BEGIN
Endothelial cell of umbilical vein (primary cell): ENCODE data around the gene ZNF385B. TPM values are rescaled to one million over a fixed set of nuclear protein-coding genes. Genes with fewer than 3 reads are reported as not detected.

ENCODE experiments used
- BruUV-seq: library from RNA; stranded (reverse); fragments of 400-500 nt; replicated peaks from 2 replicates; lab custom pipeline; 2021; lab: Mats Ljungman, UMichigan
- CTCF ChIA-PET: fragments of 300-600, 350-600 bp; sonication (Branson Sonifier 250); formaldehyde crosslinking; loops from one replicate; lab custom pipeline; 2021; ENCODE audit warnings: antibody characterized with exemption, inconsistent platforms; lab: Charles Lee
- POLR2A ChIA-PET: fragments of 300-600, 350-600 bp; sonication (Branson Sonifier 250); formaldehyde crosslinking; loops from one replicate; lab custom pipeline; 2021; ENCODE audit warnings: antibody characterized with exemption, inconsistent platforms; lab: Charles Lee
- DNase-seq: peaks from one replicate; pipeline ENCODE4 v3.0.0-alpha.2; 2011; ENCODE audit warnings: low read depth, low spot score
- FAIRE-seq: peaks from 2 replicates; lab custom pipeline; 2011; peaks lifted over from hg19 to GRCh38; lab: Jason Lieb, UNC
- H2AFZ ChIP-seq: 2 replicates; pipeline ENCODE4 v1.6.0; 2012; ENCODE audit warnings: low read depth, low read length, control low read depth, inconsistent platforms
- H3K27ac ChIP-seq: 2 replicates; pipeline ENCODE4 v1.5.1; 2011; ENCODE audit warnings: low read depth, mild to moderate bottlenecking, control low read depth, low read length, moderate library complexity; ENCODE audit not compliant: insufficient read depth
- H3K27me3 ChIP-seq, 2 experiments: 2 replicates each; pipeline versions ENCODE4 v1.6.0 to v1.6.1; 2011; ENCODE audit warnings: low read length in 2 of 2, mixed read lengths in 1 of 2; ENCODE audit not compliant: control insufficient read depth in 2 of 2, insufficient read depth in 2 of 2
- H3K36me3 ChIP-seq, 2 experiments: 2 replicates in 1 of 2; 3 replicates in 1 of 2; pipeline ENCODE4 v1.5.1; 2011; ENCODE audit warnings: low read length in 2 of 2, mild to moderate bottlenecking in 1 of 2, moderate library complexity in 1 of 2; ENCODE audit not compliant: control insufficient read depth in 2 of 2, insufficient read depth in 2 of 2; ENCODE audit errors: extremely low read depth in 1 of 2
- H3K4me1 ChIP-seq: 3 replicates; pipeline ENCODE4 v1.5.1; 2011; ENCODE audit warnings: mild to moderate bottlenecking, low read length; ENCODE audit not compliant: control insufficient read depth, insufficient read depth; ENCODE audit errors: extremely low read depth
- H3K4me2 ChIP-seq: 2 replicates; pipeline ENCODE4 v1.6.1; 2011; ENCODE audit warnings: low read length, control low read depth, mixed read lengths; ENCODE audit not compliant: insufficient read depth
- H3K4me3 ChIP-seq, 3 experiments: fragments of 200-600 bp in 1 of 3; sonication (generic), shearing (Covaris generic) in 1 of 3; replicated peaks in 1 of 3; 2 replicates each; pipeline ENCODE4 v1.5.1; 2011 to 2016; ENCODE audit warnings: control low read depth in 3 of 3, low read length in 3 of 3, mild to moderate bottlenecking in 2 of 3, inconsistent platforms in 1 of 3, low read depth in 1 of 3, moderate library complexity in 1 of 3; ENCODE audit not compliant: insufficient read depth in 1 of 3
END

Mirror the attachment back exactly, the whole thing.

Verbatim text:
Endothelial cell of umbilical vein (primary cell): ENCODE data around the gene ZNF385B. TPM values are rescaled to one million over a fixed set of nuclear protein-coding genes. Genes with fewer than 3 reads are reported as not detected.

ENCODE experiments used
- BruUV-seq: library from RNA; stranded (reverse); fragments of 400-500 nt; replicated peaks from 2 replicates; lab custom pipeline; 2021; lab: Mats Ljungman, UMichigan
- CTCF ChIA-PET: fragments of 300-600, 350-600 bp; sonication (Branson Sonifier 250); formaldehyde crosslinking; loops from one replicate; lab custom pipeline; 2021; ENCODE audit warnings: antibody characterized with exemption, inconsistent platforms; lab: Charles Lee
- POLR2A ChIA-PET: fragments of 300-600, 350-600 bp; sonication (Branson Sonifier 250); formaldehyde crosslinking; loops from one replicate; lab custom pipeline; 2021; ENCODE audit warnings: antibody characterized with exemption, inconsistent platforms; lab: Charles Lee
- DNase-seq: peaks from one replicate; pipeline ENCODE4 v3.0.0-alpha.2; 2011; ENCODE audit warnings: low read depth, low spot score
- FAIRE-seq: peaks from 2 replicates; lab custom pipeline; 2011; peaks lifted over from hg19 to GRCh38; lab: Jason Lieb, UNC
- H2AFZ ChIP-seq: 2 replicates; pipeline ENCODE4 v1.6.0; 2012; ENCODE audit warnings: low read depth, low read length, control low read depth, inconsistent platforms
- H3K27ac ChIP-seq: 2 replicates; pipeline ENCODE4 v1.5.1; 2011; ENCODE audit warnings: low read depth, mild to moderate bottlenecking, control low read depth, low read length, moderate library complexity; ENCODE audit not compliant: insufficient read depth
- H3K27me3 ChIP-seq, 2 experiments: 2 replicates each; pipeline versions ENCODE4 v1.6.0 to v1.6.1; 2011; ENCODE audit warnings: low read length in 2 of 2, mixed read lengths in 1 of 2; ENCODE audit not compliant: control insufficient read depth in 2 of 2, insufficient read depth in 2 of 2
- H3K36me3 ChIP-seq, 2 experiments: 2 replicates in 1 of 2; 3 replicates in 1 of 2; pipeline ENCODE4 v1.5.1; 2011; ENCODE audit warnings: low read length in 2 of 2, mild to moderate bottlenecking in 1 of 2, moderate library complexity in 1 of 2; ENCODE audit not compliant: control insufficient read depth in 2 of 2, insufficient read depth in 2 of 2; ENCODE audit errors: extremely low read depth in 1 of 2
- H3K4me1 ChIP-seq: 3 replicates; pipeline ENCODE4 v1.5.1; 2011; ENCODE audit warnings: mild to moderate bottlenecking, low read length; ENCODE audit not compliant: control insufficient read depth, insufficient read depth; ENCODE audit errors: extremely low read depth
- H3K4me2 ChIP-seq: 2 replicates; pipeline ENCODE4 v1.6.1; 2011; ENCODE audit warnings: low read length, control low read depth, mixed read lengths; ENCODE audit not compliant: insufficient read depth
- H3K4me3 ChIP-seq, 3 experiments: fragments of 200-600 bp in 1 of 3; sonication (generic), shearing (Covaris generic) in 1 of 3; replicated peaks in 1 of 3; 2 replicates each; pipeline ENCODE4 v1.5.1; 2011 to 2016; ENCODE audit warnings: control low read depth in 3 of 3, low read length in 3 of 3, mild to moderate bottlenecking in 2 of 3, inconsistent platforms in 1 of 3, low read depth in 1 of 3, moderate library complexity in 1 of 3; ENCODE audit not compliant: insufficient read depth in 1 of 3